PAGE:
From George Washington Carver to Madam C.J. Walker to Lonnie Johnson, meet some of the most iconic African American inventors who shaped history.
American history is peppered with some of the greatest inventive minds in the world. But the long history of racism in the United States has led to many Black inventors being discriminated against or marginalized just because of the color of their skin.
For example, Alice Ball was an African American chemist who discovered the first effective treatment for leprosy. But the credit for her brilliance was nearly stolen by a white male academic. There is also the Black innovator George Washington Carver, whose legacy in revolutionizing the food industry was complicated by the racism he endured.
But despite the many challenges they faced, these African American inventors broke through barriers and paved the way for later generations of Black thinkers to succeed in America.
Lonnie Johnson: The NASA Engineer Who Invented The Super Soaker
As a Black child born and raised in segregated Alabama during the 1940s, Lonnie Johnson faced an uphill battle to achieve success. Still, he seemed destined for greatness from an early age.
He had an affinity for at-home science projects, tearing up his younger sister’s doll to examine how its eyes shut, and nearly burning down his house while trying to make DIY rocket fuel. His childhood friends lovingly nicknamed him “The Professor.”
In 1968, young Lonnie Johnson earned first place in the Junior Engineering Technical Society science fair at the University of Alabama — despite being the only Black student in the competition. His winning science creation was a three-foot-tall compressed-air-powered robot named Linex.
“In spite of the things that have been perpetrated on my race – holding us in bondage under slavery, then making it illegal to educate us and then subjecting us to long-term discrimination and criticism – we succeed anyway, to a very large extent. We just need to realize what we’re capable of.”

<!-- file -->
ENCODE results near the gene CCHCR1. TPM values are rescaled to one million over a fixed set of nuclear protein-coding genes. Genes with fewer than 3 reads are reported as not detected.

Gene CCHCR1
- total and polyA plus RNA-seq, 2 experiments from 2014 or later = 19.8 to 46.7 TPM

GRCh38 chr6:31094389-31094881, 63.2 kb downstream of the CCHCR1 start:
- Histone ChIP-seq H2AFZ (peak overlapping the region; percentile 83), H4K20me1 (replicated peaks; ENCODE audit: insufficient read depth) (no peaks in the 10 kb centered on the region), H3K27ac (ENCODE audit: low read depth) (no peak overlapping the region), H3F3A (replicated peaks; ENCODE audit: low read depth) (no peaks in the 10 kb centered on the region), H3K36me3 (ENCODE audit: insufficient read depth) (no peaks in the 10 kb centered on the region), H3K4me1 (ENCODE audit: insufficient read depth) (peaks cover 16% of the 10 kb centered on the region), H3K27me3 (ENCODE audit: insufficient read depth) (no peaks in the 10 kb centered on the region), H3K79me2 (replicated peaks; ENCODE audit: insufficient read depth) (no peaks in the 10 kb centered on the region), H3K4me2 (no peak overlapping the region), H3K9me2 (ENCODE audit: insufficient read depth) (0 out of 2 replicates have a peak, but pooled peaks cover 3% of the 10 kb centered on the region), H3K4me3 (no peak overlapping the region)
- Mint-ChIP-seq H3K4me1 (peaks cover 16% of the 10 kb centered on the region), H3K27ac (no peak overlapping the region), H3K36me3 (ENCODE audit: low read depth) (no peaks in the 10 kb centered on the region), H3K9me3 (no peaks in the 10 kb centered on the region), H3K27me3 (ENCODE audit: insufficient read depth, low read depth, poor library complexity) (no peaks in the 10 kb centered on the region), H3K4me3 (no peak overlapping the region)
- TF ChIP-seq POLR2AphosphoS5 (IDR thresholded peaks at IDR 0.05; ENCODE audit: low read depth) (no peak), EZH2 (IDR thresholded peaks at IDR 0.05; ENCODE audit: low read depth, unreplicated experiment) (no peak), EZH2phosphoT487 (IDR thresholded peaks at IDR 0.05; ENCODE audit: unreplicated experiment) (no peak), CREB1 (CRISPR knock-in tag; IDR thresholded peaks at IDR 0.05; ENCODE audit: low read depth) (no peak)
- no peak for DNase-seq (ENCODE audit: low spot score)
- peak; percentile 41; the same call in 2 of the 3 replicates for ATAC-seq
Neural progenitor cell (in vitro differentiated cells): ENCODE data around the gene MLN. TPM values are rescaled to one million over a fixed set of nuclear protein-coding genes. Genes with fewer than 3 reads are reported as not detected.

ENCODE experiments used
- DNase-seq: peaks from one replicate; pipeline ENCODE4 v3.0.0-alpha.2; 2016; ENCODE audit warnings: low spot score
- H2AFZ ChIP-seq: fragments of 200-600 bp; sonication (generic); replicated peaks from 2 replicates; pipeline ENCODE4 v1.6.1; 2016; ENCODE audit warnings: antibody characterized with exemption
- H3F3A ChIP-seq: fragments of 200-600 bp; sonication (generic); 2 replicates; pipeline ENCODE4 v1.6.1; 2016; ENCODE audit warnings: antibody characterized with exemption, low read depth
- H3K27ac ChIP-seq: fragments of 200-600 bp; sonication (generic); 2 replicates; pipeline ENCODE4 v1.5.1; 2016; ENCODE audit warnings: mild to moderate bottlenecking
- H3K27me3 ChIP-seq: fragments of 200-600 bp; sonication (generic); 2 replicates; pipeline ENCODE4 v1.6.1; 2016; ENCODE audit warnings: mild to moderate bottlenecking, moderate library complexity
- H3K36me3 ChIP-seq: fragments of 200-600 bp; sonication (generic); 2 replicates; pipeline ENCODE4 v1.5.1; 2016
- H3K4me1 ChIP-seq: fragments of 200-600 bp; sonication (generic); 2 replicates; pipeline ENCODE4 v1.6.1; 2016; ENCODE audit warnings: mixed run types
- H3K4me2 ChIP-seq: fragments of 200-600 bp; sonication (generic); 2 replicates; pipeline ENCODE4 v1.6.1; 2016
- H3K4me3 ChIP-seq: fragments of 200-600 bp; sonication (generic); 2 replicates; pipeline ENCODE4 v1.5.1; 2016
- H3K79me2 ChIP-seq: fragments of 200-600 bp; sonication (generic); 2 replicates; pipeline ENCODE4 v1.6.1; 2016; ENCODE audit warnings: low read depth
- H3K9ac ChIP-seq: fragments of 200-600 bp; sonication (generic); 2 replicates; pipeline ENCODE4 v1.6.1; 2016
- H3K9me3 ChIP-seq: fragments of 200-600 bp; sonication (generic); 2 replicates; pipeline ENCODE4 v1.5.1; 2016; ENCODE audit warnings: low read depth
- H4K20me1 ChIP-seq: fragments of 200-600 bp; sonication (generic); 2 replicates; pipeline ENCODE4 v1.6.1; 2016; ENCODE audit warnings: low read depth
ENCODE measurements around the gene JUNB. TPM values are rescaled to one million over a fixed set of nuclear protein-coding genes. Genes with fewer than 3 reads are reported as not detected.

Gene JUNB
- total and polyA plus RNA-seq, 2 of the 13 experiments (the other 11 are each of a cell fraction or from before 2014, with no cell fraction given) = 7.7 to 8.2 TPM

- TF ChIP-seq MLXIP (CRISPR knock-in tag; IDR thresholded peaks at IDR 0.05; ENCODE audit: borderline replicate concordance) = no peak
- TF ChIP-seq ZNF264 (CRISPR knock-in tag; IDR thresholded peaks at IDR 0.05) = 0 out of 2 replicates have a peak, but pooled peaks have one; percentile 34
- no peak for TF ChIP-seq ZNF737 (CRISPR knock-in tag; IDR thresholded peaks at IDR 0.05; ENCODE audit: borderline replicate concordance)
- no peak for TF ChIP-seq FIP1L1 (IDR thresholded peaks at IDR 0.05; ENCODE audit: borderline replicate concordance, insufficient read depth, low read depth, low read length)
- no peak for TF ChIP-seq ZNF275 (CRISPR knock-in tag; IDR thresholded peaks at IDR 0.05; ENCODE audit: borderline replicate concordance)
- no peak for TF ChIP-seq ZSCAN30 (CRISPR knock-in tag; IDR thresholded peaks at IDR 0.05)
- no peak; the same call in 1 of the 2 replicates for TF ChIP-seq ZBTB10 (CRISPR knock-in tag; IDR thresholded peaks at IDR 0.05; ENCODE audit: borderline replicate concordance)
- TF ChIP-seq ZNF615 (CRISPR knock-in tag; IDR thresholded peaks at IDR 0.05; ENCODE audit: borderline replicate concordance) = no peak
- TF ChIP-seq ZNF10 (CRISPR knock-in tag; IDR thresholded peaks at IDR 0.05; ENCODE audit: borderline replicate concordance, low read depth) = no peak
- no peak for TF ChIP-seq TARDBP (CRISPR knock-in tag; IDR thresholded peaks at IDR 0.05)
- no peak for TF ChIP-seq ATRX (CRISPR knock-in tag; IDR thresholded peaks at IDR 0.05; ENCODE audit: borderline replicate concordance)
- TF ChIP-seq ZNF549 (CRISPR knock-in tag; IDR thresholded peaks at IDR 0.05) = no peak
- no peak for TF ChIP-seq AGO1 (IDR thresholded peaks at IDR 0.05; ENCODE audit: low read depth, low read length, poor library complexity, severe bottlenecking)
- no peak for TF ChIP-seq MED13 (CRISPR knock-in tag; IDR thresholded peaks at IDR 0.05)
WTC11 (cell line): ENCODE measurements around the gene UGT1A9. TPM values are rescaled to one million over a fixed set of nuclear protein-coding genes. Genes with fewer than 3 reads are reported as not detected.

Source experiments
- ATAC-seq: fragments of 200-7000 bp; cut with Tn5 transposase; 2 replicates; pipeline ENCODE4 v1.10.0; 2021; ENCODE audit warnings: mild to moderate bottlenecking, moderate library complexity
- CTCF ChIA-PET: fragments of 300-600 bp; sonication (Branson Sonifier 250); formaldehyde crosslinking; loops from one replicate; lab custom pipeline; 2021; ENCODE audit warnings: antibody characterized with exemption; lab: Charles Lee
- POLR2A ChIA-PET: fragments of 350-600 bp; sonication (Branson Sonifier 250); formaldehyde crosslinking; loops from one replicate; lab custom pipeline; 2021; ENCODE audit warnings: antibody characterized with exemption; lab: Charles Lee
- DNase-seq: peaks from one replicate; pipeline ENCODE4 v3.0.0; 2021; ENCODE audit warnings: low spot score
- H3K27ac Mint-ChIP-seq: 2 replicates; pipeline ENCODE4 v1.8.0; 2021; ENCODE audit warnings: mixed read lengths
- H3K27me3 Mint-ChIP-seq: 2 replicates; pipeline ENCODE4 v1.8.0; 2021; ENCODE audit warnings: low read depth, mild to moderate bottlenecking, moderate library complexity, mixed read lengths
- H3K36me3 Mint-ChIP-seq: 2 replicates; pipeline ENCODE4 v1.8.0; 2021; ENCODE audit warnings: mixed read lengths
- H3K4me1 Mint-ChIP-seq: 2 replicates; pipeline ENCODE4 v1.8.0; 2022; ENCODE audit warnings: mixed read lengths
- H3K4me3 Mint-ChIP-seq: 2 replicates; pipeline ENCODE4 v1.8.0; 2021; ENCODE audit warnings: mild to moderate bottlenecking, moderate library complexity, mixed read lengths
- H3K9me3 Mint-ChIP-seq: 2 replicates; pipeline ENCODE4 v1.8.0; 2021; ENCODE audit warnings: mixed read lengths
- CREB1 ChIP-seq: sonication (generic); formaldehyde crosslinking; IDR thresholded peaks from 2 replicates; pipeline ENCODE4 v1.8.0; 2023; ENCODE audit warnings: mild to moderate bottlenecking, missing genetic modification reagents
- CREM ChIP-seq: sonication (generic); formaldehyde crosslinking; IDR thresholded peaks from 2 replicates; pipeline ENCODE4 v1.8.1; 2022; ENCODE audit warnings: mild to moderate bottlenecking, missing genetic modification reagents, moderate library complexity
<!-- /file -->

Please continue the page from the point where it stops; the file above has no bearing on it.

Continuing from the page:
Johnson’s smarts earned him mathematics and U.S. Air Force scholarships, which helped pay for his tuition at Tuskegee University. He later joined the U.S. Air Force, where he helped develop the stealth bomber program at the the Strategic Air Command.
Lonnie Johnson’s perseverance landed him a job as an engineer at NASA. But his busy schedule didn’t stop him from tinkering with his own inventions in his spare time.
During one of his at-home experiments in 1982, the innovative engineer machined a nozzle and hooked it up to the faucet in his bathroom sink. The customized nozzle helped propel a strong stream of water across the sink, sparking an idea in Johnson’s head that a hyper-powerful water gun would be fun.
The first consumer tester of his Super Soaker prototype was none other than his seven-year-old daughter, Aneka. And after his super-strong water gun became a hit at a family picnic with the Air Force, Johnson knew he had created something big.
By the time the Super Soaker was officially released on the market in 1990 as the Power Drencher, the toy’s potential was clear. Johnson said they didn’t even do any special marketing or TV advertising for the toy, and it still sold well.
The following year, it was rebranded as the Super Soaker — and it made over $200 million in sales by 1992. Since then, it has gone on to annually rank in the Top 20 of the best-selling toys in the world.
Lonnie Johnson’s lucrative toy invention has since helped fund his scientific experiments. With a net worth of over $360 million, the inventor has opened his own research facility in Atlanta, Georgia, where he employs a team of 30 people working on various projects.
He also takes Super Soakers to schools to give talks to children, perhaps inspiring some future Black inventors along the way.
“Kids need exposure to ideas, and they need to be given an opportunity to experience success,” Johnson said. “Once you get that feeling, it grows and feeds itself — but some kids have got to overcome their environments and attitudes that have been imposed on them.”
Lonnie Johnson’s skyrocketing career as an innovator certainly proves that.